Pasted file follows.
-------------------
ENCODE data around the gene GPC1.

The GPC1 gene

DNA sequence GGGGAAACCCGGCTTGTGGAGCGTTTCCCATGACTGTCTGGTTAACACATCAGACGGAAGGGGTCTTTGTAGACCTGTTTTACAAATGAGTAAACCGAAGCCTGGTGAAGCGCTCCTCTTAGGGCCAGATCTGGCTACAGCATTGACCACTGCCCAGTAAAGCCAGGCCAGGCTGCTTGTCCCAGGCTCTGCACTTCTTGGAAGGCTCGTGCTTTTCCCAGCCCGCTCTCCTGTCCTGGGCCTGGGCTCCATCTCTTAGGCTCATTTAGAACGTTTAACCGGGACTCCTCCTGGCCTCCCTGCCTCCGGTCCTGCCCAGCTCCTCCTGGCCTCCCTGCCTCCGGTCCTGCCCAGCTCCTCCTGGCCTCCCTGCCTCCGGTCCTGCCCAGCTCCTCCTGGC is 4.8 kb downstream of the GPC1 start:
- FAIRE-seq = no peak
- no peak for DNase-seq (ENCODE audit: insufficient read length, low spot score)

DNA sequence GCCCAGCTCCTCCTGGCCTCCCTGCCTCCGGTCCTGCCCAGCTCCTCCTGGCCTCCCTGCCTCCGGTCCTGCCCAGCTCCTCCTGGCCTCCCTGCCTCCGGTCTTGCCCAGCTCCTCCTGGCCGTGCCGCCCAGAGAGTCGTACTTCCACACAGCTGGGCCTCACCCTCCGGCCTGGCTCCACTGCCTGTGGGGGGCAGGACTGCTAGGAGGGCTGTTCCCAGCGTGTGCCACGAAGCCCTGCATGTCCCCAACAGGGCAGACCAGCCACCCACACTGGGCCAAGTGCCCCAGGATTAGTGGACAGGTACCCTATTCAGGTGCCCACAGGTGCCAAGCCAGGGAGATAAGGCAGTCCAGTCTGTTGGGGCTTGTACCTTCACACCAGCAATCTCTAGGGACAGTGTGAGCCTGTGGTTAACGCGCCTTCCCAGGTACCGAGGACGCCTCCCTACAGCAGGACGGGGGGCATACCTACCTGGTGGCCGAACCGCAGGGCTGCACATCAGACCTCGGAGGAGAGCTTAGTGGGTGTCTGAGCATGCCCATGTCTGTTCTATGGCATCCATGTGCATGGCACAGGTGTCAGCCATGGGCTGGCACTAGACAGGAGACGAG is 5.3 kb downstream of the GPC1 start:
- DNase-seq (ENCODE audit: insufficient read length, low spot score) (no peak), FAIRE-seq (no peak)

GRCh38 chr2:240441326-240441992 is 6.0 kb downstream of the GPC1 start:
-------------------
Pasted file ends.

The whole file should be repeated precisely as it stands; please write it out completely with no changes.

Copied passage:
ENCODE data around the gene GPC1.

The GPC1 gene

DNA sequence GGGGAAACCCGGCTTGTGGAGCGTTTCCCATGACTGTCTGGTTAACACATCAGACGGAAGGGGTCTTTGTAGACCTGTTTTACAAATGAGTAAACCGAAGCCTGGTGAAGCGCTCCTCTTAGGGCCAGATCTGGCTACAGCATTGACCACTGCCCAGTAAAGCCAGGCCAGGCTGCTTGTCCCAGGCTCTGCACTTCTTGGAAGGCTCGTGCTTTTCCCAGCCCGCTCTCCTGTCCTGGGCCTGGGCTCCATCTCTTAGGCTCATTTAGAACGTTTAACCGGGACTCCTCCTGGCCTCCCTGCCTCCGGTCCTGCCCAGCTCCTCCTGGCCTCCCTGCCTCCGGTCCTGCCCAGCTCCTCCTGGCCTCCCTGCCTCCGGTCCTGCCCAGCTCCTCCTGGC is 4.8 kb downstream of the GPC1 start:
- FAIRE-seq = no peak
- no peak for DNase-seq (ENCODE audit: insufficient read length, low spot score)

DNA sequence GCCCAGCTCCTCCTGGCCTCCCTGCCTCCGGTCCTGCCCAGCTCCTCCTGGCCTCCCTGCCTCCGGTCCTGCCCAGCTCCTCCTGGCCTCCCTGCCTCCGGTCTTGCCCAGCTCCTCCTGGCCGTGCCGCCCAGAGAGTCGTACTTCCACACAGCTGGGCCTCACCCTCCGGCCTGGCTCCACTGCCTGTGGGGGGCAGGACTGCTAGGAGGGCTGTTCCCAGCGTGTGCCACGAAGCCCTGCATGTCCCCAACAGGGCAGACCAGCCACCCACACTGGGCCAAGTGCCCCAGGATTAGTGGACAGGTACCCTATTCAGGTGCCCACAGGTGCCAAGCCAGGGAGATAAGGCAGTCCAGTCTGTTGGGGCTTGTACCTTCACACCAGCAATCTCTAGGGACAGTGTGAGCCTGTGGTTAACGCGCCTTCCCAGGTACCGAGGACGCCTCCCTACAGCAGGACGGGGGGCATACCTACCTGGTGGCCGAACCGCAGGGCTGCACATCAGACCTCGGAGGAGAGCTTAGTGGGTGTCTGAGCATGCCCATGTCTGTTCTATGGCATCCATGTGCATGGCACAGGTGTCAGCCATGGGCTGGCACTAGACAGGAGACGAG is 5.3 kb downstream of the GPC1 start:
- DNase-seq (ENCODE audit: insufficient read length, low spot score) (no peak), FAIRE-seq (no peak)

GRCh38 chr2:240441326-240441992 is 6.0 kb downstream of the GPC1 start: